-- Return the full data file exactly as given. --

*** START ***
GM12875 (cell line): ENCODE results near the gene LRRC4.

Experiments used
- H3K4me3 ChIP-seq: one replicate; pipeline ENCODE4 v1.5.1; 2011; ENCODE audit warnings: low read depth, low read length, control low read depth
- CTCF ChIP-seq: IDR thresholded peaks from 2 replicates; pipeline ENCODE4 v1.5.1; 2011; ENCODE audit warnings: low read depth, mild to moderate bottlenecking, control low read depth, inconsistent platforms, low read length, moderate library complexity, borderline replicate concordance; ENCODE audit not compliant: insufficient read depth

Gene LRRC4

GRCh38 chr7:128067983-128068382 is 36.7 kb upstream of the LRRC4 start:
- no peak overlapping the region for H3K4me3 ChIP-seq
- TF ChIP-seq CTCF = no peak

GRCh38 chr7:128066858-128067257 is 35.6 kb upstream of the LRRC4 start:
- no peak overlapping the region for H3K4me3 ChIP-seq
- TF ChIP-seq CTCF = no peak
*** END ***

GM12875 (cell line): ENCODE results near the gene LRRC4.

Experiments used
- H3K4me3 ChIP-seq: one replicate; pipeline ENCODE4 v1.5.1; 2011; ENCODE audit warnings: low read depth, low read length, control low read depth
- CTCF ChIP-seq: IDR thresholded peaks from 2 replicates; pipeline ENCODE4 v1.5.1; 2011; ENCODE audit warnings: low read depth, mild to moderate bottlenecking, control low read depth, inconsistent platforms, low read length, moderate library complexity, borderline replicate concordance; ENCODE audit not compliant: insufficient read depth

Gene LRRC4

GRCh38 chr7:128067983-128068382 is 36.7 kb upstream of the LRRC4 start:
- no peak overlapping the region for H3K4me3 ChIP-seq
- TF ChIP-seq CTCF = no peak

GRCh38 chr7:128066858-128067257 is 35.6 kb upstream of the LRRC4 start:
- no peak overlapping the region for H3K4me3 ChIP-seq
- TF ChIP-seq CTCF = no peak